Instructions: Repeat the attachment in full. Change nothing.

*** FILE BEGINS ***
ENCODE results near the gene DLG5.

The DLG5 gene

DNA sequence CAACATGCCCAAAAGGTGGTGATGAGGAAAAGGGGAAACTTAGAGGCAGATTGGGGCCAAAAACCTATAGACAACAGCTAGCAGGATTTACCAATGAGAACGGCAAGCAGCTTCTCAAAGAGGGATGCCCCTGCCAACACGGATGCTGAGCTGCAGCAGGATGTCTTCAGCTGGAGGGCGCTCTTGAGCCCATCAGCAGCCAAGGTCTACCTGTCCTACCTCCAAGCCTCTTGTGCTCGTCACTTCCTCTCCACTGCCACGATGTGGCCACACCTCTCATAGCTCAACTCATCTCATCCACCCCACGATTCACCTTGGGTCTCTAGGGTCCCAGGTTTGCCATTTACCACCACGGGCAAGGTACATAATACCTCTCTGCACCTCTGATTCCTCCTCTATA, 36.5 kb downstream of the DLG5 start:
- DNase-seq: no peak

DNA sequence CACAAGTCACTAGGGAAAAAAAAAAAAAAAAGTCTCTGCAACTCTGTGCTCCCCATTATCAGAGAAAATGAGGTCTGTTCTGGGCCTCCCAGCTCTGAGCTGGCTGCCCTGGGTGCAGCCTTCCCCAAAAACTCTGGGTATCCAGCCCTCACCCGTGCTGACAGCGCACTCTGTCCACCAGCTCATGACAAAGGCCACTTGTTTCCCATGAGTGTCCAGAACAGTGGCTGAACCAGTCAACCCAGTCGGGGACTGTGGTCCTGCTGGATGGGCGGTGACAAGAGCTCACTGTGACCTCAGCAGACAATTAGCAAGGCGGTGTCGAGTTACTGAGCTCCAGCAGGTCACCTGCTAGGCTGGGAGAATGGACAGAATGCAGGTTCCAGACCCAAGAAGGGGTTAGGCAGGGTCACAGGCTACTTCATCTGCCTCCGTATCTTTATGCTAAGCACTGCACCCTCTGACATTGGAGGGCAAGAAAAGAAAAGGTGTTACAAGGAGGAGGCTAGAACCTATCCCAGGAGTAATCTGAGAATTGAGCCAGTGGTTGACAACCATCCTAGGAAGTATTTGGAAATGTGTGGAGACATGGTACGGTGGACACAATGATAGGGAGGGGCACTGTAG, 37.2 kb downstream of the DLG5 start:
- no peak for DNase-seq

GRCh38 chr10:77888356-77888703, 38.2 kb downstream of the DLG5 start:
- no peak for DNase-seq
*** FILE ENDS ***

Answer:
ENCODE results near the gene DLG5.

The DLG5 gene

DNA sequence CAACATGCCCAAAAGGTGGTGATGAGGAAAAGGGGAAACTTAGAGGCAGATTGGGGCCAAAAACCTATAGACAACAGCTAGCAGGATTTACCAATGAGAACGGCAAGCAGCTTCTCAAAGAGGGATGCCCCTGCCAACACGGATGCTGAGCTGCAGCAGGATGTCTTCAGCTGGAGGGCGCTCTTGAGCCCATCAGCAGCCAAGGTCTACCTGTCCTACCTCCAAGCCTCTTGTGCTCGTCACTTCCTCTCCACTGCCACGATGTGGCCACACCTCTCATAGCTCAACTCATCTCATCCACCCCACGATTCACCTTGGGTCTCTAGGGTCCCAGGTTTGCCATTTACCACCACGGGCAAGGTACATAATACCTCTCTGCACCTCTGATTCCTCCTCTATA, 36.5 kb downstream of the DLG5 start:
- DNase-seq: no peak

DNA sequence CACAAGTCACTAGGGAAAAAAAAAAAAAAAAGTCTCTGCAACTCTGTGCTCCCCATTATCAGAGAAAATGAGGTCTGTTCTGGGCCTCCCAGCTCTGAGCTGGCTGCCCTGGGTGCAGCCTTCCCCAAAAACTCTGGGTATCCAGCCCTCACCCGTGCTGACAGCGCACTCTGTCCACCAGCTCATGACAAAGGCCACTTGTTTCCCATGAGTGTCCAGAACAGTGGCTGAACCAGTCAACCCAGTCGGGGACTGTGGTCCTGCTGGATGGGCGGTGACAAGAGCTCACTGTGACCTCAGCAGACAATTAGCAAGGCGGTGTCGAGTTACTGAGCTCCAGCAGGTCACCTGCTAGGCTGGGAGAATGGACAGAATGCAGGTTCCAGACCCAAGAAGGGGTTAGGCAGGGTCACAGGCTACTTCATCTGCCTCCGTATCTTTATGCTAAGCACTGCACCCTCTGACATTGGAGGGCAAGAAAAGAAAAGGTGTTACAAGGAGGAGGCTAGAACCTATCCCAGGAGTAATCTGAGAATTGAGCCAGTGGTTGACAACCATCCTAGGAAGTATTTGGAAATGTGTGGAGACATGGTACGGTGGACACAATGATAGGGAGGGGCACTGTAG, 37.2 kb downstream of the DLG5 start:
- no peak for DNase-seq

GRCh38 chr10:77888356-77888703, 38.2 kb downstream of the DLG5 start:
- no peak for DNase-seq